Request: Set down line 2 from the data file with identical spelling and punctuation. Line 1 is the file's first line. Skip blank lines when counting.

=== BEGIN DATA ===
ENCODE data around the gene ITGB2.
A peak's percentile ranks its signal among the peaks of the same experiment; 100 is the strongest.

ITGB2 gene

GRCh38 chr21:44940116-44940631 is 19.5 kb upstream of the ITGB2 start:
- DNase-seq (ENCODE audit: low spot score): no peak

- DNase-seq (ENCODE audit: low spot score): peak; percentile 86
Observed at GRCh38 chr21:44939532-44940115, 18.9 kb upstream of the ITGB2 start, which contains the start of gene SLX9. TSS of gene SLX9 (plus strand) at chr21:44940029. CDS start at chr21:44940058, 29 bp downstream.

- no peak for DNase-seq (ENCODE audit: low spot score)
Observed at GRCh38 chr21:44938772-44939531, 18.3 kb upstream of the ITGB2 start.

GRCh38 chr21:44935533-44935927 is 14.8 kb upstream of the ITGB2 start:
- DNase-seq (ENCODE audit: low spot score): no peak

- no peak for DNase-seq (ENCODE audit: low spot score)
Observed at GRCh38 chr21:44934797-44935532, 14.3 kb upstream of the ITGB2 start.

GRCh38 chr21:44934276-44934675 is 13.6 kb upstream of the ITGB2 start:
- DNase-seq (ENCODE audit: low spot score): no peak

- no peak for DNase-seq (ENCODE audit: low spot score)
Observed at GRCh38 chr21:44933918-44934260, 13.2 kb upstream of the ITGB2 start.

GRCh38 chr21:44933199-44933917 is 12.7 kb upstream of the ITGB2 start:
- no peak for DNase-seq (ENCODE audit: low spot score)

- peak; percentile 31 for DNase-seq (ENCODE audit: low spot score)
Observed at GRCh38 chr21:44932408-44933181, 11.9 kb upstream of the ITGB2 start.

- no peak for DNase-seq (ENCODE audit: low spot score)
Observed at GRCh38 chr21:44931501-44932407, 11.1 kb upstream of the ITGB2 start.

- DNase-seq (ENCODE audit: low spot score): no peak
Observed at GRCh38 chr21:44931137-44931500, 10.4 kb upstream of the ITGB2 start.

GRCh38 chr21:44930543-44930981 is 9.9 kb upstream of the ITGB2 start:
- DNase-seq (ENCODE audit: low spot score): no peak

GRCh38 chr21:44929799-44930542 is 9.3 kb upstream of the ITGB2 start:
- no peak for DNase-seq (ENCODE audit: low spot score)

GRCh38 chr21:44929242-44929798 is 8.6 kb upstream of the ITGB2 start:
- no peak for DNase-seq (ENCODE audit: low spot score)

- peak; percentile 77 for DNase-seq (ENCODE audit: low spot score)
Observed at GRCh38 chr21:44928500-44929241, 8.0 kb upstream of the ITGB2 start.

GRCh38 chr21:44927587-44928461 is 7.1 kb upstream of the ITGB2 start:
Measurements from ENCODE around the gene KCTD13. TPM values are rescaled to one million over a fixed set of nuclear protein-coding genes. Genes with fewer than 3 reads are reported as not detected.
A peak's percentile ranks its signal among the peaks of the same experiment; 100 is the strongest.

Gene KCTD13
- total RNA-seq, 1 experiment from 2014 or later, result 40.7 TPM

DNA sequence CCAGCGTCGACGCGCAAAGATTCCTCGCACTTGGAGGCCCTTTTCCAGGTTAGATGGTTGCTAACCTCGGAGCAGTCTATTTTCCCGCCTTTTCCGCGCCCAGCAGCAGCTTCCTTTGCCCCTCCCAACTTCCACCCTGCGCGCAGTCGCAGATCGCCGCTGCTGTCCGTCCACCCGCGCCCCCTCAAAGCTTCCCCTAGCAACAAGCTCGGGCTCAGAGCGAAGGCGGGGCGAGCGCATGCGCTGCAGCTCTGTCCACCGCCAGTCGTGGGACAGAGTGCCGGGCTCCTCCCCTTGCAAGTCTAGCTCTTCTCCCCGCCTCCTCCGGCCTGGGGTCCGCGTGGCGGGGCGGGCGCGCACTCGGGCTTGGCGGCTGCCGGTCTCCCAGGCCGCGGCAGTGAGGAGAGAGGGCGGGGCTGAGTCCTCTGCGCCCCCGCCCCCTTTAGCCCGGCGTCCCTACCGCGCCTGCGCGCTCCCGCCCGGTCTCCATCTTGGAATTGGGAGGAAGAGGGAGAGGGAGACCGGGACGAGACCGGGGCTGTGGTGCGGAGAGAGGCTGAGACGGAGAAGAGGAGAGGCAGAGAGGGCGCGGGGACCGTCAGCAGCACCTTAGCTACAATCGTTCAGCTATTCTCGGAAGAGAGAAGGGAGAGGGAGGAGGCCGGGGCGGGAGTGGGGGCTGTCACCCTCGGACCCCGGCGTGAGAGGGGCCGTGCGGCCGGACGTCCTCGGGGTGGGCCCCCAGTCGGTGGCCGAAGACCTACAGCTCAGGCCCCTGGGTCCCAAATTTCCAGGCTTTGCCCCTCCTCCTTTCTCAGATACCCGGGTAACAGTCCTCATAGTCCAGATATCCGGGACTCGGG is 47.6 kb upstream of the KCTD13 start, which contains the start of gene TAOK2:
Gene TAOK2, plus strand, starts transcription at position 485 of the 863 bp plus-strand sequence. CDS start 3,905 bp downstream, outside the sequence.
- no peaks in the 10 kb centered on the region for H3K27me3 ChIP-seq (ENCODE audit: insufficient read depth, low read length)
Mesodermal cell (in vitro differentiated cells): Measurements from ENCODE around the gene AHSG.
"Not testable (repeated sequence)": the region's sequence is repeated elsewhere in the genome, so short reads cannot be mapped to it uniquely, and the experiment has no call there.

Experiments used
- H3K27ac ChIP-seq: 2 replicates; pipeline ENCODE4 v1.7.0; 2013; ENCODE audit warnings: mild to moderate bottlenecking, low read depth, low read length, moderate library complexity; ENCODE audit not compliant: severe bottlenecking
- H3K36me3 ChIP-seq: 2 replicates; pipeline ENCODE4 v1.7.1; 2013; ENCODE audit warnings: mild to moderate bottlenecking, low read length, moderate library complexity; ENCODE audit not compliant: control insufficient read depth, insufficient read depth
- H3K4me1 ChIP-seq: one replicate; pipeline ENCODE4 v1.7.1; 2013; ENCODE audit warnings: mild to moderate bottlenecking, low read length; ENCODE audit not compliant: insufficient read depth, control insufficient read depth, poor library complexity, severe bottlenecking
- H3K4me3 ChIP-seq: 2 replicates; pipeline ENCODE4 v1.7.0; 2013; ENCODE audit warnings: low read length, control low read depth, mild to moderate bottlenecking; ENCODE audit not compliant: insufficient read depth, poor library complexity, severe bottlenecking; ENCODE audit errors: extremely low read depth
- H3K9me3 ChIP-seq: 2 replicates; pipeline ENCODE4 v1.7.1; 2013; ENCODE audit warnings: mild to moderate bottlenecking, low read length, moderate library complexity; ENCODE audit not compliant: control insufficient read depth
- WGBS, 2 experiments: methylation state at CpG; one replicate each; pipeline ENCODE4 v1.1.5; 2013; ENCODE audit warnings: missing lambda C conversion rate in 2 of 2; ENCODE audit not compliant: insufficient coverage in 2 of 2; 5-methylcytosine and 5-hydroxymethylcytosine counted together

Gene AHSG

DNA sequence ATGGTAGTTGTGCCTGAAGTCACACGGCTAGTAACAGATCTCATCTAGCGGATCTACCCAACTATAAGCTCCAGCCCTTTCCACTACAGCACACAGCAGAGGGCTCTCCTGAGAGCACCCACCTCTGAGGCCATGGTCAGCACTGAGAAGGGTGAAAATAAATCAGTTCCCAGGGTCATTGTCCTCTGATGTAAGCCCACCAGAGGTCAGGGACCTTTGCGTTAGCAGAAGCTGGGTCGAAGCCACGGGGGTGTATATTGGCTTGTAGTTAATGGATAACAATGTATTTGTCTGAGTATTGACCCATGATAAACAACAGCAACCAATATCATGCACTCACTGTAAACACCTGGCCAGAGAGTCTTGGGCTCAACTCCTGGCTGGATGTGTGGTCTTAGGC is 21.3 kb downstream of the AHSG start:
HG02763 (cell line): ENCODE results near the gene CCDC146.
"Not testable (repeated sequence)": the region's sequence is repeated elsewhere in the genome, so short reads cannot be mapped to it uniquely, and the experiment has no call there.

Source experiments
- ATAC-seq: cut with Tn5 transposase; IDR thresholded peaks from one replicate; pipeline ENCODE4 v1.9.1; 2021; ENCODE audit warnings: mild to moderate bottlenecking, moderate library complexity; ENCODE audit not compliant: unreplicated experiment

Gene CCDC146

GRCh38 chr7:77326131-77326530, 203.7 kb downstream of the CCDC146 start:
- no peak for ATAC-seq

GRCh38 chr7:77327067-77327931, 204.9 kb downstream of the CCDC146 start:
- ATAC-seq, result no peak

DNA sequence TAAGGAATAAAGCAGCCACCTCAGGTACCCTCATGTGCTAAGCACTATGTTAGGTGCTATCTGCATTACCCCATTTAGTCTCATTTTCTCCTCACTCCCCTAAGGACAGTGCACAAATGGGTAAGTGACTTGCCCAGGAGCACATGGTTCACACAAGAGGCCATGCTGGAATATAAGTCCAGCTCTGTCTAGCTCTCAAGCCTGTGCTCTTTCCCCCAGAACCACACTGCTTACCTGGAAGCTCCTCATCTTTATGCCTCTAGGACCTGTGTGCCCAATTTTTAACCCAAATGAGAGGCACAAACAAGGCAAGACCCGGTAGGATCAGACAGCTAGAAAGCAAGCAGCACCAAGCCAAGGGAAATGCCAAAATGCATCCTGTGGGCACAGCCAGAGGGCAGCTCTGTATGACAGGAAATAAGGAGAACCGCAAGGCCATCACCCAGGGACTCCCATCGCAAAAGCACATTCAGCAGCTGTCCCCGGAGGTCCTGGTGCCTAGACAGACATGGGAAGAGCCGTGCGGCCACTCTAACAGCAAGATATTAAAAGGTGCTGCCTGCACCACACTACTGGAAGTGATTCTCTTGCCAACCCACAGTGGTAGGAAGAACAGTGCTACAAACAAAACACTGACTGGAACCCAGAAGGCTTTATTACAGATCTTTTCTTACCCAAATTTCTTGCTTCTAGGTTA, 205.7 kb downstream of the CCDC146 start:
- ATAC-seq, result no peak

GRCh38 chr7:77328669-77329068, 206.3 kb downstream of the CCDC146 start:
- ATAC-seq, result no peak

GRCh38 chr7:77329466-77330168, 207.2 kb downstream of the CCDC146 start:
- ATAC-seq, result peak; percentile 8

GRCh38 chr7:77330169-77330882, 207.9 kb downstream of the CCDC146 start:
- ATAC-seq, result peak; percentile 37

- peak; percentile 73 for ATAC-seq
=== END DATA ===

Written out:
A peak's percentile ranks its signal among the peaks of the same experiment; 100 is the strongest.